The indicia sheet 43 may be of paper or thin cardboard and provided with openings where the flash indicators 47 are desired, and flash indicator material 48, such as a sheet-like heat-sensitive plastic material, for example diaxially oriented polypropylene, which shrinks or melts when subjected to heat or radiant energy from an adjacent flashing lamp thus effectively changing the appearance or color of the openings in the indicia sheet 43. For example, the plastic material can be colored green on its back side by ink or other suitable means, and the green disappears and the opening becomes a different color (dark, for example) when the plastic shrinks or melts away due to heat from an adjacent flashing lamp. The front of the plastic (toward the lamps) should be coated with dark ink so as to absorb heat more readily. A single flash indicator sheet 48 may be arranged over all of the flash indicator openings. Openings 51 are provided through the reflector unit 41 and the circuit board 42 to facilitate radiation from flashing lamps reaching the flash indicators 47. The rear housing member 37 is transparent (either of clear material or provided with window openings) to permit viewing of the indicia on the indicia sheet 43. The front housing member 36 is transparent at least in front of the lamps 22, etc., to permit light from flashing lamps to emerge frontwardly of the array, and may be tinted to alter the color of light from the flash lamps.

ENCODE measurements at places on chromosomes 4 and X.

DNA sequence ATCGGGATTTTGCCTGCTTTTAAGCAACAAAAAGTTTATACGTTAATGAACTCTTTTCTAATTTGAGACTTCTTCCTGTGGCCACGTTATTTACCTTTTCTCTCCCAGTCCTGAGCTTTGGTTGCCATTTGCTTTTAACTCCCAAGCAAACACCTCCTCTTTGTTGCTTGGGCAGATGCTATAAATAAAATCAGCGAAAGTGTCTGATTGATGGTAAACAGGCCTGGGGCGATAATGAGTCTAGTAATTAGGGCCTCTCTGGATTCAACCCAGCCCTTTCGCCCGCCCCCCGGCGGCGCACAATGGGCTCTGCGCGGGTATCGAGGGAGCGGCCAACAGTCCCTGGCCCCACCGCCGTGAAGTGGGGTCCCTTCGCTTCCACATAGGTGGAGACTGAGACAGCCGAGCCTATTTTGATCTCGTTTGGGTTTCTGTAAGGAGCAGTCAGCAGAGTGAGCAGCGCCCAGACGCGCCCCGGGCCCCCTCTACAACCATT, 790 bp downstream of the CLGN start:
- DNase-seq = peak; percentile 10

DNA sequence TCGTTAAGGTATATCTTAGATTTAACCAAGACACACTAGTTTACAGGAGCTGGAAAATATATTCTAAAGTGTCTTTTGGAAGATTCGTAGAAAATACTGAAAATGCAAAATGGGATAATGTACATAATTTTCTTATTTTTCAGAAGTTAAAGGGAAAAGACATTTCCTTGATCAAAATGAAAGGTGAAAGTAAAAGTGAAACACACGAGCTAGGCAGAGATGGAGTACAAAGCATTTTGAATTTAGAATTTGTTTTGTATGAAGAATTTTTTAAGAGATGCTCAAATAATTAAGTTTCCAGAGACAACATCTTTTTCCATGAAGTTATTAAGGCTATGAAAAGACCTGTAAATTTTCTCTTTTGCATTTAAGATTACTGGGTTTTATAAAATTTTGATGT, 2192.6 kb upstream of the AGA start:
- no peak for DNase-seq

The height and width of the rectangular array are substantially greater than its thickness, and the heights and widths of the reflector member 41 and circuit board 42 are substantially the same as the interior height and width of the housing member 36 to facilitate holding the parts in place.
The tab 18, which is integral with the circuit board 42, is provided with a pair of electrical terminals 31 and 32, and similarly the tab 18' is provided with a pair of terminals 31' and 32', for contacting terminals of a camera socket for applying flash actuation signals such as firing voltage pulses to the array. Each tab is provided with a third terminal 33 and 33', respectively, which functions to electrically short the circuitry of the inactive lower group of lamps when the array is plugged into a socket, as is described in the first above-referenced Blount patent application. The terminals 31 and 31' are shown as having a lateral "T-bar" configuration for temporarily shorting the socket terminals while the array is being plugged in, to discharge any residual voltage charge in the firing pulse source and also to reduce the likelihood of lamps being accidentally flashed by electrostatic voltage when the array is handled, as is disclosed in the above-referenced Cote patent application Ser. No. 485,460. A metal shield 49 covers a large area of the back of the circuit board (FIG. 6) and is electrically grounded to the circuit area 57 at the front of the board by means of eyelets 50 passing through the board.